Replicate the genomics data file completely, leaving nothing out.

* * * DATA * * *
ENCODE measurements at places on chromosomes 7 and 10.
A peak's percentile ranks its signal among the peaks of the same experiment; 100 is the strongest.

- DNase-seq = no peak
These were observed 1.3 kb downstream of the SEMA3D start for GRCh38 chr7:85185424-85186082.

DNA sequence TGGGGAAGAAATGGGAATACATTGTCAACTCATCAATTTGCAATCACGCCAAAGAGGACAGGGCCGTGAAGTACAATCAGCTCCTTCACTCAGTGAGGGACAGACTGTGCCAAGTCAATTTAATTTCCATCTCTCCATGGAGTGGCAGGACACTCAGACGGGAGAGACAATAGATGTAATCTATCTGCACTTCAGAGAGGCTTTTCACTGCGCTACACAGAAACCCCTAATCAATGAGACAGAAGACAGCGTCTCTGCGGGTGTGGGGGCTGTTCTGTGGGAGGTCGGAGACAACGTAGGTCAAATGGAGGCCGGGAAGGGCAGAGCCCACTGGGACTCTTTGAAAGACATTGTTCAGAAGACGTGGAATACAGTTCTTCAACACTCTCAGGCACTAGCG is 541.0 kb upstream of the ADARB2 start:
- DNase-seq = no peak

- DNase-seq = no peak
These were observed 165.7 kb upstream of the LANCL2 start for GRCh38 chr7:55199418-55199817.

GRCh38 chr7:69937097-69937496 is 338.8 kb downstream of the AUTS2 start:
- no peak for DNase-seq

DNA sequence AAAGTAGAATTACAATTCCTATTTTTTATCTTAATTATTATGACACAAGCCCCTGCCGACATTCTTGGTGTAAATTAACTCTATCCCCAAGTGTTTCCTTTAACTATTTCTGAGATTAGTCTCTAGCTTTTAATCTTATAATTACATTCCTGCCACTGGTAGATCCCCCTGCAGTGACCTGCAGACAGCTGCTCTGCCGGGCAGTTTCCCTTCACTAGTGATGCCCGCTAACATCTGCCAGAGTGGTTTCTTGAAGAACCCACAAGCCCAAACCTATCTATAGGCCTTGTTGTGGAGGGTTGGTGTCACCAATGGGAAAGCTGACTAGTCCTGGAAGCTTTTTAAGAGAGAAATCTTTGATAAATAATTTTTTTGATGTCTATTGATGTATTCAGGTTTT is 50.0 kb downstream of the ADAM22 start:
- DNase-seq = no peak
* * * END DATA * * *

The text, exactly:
ENCODE measurements at places on chromosomes 7 and 10.
A peak's percentile ranks its signal among the peaks of the same experiment; 100 is the strongest.

- DNase-seq = no peak
These were observed 1.3 kb downstream of the SEMA3D start for GRCh38 chr7:85185424-85186082.

DNA sequence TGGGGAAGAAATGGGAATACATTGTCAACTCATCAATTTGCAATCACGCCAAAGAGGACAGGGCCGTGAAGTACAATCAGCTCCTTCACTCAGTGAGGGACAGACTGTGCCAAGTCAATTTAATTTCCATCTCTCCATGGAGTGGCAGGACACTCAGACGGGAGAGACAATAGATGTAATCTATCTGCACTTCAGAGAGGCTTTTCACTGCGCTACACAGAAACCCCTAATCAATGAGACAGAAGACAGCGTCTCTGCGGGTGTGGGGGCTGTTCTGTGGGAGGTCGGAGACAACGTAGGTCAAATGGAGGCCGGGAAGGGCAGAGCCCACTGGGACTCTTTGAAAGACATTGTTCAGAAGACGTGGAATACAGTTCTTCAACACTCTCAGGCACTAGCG is 541.0 kb upstream of the ADARB2 start:
- DNase-seq = no peak

- DNase-seq = no peak
These were observed 165.7 kb upstream of the LANCL2 start for GRCh38 chr7:55199418-55199817.

GRCh38 chr7:69937097-69937496 is 338.8 kb downstream of the AUTS2 start:
- no peak for DNase-seq

DNA sequence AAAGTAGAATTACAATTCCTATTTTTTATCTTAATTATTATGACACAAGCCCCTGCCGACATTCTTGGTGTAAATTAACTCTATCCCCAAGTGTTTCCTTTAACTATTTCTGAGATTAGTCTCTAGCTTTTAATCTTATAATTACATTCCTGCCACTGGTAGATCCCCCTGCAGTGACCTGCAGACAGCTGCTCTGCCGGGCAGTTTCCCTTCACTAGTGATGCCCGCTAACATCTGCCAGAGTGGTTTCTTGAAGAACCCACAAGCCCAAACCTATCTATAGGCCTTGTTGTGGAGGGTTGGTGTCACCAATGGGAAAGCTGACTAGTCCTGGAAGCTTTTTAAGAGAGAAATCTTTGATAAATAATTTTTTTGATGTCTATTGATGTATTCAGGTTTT is 50.0 kb downstream of the ADAM22 start:
- DNase-seq = no peak